Likes/Dislikes - May 15, 2020

Below are Evergreen Gavekal's Likes/Dislikes for May 15, 2020.


Changes highlighted in bold.

(Special note: for all stock-related recommendations, our current view is more cautious due to the extraordinary rally since late March.)


  • Large-cap growth (focus on lower P/E issues within this style; i.e., “growth at a reasonable price”)
  • Some international developed markets, especially Japan
  • Publicly-traded pipeline partnerships (MLPs and other mid-stream energy securities. Distribution cuts are spreading due to the unprecedented collapse in energy demand. After more than doubling off the recent low, some selling may be appropriate; however, excellent long-term total return potential remains.)
  • Gold-mining stocks (both the miners and the bullion itself have rallied lately and could correct near-term; however, the future for them is very bright based on the trillions of fake money being created and unprecedented government spending)
  • Gold (same as with miners)
  • Silver (at current prices, it appears more attractive than gold)
  • Select international blue chip oil stocks
  • Short-term investment grade corporate bonds (1-4 year maturities)
  • Emerging market (EM) bonds in local currency (focusing on stronger countries)
  • Large-cap value
  • Copper producers (the damaging effect of the coronavirus on Copper demand could be high in the short term, but the fundamentals of Copper supply/demand remain attractive long term. Copper could also have a very sharp rally as virus fears are calmed)
  • High-dividend yield equities with safe distributions (as interest rates disappear, investors will go searching for yield)
  • Most cyclical resource-based stocks (buy more carefully but considerable long-term upside remains as many of these are beneficiaries of inflation/pricing power due to supply chain disruptions)
  • BB-rated corporate bonds (the Fed has now announced that it will buy high-yield—aka, junk--bonds, thus providing direct support to this asset class; it’s a first for any global central bank and it intends, of course, to do this with fabricated money)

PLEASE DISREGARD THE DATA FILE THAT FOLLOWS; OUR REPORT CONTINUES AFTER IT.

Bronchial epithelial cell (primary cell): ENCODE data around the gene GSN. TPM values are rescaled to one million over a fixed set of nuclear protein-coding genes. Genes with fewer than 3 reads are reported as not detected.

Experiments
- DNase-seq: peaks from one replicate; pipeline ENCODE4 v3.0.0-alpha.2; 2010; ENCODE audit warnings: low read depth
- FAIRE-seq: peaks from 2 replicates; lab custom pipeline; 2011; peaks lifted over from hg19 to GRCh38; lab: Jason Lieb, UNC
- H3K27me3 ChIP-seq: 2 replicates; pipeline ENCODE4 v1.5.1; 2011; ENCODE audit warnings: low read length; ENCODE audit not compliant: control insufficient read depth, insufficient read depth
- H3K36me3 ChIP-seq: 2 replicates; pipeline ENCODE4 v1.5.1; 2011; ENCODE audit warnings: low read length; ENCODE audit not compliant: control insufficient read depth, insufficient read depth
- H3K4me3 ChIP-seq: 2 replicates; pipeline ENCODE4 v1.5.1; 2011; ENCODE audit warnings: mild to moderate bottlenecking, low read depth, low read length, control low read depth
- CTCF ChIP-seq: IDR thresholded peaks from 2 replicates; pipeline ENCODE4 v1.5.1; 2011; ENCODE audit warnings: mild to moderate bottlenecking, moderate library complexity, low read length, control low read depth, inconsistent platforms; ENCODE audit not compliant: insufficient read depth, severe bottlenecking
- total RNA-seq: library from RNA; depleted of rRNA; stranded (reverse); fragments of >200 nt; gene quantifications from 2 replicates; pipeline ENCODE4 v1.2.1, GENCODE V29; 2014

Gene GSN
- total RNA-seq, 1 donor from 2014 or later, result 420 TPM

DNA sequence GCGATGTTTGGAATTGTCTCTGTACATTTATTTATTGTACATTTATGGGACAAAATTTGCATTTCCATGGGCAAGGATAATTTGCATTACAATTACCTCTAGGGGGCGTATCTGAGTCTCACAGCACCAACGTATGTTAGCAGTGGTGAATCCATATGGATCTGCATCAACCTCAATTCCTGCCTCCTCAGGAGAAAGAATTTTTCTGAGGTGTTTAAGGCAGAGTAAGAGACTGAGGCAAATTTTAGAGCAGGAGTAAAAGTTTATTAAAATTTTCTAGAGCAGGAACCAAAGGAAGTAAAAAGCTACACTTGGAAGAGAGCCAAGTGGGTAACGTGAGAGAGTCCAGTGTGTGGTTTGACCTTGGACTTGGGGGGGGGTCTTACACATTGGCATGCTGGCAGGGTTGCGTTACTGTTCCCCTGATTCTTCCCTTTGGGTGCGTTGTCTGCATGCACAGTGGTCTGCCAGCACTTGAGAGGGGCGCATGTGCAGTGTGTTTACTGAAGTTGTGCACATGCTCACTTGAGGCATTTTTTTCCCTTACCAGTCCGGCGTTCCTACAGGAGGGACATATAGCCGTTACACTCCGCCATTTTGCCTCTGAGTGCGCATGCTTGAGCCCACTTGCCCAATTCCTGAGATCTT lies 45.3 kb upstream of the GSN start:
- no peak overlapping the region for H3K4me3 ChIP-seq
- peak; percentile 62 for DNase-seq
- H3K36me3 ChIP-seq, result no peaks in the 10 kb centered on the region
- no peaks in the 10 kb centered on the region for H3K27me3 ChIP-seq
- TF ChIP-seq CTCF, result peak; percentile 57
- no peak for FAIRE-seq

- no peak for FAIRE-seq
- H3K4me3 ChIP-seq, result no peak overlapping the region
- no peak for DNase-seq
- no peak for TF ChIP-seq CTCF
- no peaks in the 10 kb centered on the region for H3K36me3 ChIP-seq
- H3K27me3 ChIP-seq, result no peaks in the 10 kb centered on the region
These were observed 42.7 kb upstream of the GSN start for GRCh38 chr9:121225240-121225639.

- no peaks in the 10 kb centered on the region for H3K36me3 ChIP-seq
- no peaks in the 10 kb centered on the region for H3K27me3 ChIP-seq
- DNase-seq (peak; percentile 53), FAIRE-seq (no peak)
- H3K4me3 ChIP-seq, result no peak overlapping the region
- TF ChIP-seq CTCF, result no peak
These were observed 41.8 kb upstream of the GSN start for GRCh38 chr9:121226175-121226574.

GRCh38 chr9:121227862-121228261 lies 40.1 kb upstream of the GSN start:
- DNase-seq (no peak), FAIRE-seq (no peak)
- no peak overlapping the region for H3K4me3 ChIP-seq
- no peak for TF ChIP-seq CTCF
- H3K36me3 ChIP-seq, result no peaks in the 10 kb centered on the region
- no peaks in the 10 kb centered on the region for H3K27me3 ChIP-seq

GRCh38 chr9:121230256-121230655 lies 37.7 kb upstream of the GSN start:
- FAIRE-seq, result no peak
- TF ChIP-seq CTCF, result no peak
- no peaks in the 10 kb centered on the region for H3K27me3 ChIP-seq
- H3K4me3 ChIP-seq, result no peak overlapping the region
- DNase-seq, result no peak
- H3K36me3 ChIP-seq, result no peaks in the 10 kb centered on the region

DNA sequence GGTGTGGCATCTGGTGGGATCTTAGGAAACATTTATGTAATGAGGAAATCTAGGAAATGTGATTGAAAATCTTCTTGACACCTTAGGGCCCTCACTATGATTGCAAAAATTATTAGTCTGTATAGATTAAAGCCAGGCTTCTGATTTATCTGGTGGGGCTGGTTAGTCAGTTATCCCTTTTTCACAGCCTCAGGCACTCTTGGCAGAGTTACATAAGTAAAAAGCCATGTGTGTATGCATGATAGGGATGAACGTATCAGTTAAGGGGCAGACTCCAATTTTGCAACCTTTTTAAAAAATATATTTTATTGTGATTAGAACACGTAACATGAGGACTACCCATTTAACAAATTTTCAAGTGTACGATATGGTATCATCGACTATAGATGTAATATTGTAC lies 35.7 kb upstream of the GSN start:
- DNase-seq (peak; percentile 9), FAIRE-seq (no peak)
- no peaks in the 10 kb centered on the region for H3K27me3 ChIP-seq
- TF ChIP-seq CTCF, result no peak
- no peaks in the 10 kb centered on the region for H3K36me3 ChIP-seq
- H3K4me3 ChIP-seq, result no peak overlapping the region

• A wide range of high-income securities, including preferred stocks (many of these have surged, as well, so buy less aggressively)
  • Canadian REITs
  • Intermediate & Long Term municipal bonds with strong credit ratings (both intermediate-term and long-term muni bonds have had big rallies with the Fed entering the market and we are less enthusiastic, as a result)
  • South Korean Equities
  • Long-term investment grade corporate bonds (the Fed’s declared intention to buy corporate bonds has made these much less appealing though some bargain remain)
  • Small-cap value (a recent pull-back has created a decent entry point)
  • Intermediate-term investment-grade corporate bonds, yielding approximately 4% (this is another corner of the bond market the Fed is actively supporting)
  • Uranium & Uranium producers
  • Certain “Virus Victim” equities such as refiners, homebuilders, and select retail stocks.


  • Solar Yield Cos  (moving to neutral as a result of the powerful up-move since March)
  • Mid-cap value
  • Emerging stock markets; however, a number of Asian developing markets look undervalued
  • US-based Real Estate Investment Trusts (REITs) (It is critical to be highly selective with this sector; fundamentals for many REITs are likely to be very challenged.)
  • Cash
  • Long-term Treasury bonds
  • Canadian dollar-denominated short-term bonds
  • Lower-rated junk bonds
  • Intermediate-term Treasury bonds
  • One- to two-year Treasury notes
  • Traditionally “safe” sectors such as Staples and Utilities


  • European banks (these are ominously making new all-time lows)
  • Investment-grade floating rate corporate bonds (reducing exposure as a result of the Fed’s rapid rate cuts down to essentially zero)
  • US dollar (The unprecedented size of the rescue package funded by debt is likely to put downward pressure on the dollar once this crisis passes)
  • Many semi-conductor tech stocks which have surged in price over the last six months despite rapidly building inventories as customers contend with lack of demand.
  • Small-cap growth
  • Mid-cap growth
  • Floating rate bank loans (the junk variety; spreading bankruptcies and a big price recovery push this asset class back down into the dislike category).

* Credit spreads are the difference between non-government bond interest rates and treasury yields.

(Note: based on the intense damage done to nearly all risk-assets lately, our negativity has eased even on the above “dislikes”)

DISCLOSURE: This material has been prepared or is distributed solely for informational purposes only and is not a solicitation or an offer to buy any security or instrument or to participate in any trading strategy. Any opinions, recommendations, and assumptions included in this presentation are based upon current market conditions, reflect our judgment as of the date of this presentation, and are subject to change. Past performance is no guarantee of future results. All investments involve risk including the loss of principal. All material presented is compiled from sources believed to be reliable, but accuracy cannot be guaranteed and Evergreen makes no representation as to its accuracy or completeness. Securities highlighted or discussed in this communication are mentioned for illustrative purposes only and are not a recommendation for these securities. Evergreen actively manages client portfolios and securities discussed in this communication may or may not be held in such portfolios at any given time.

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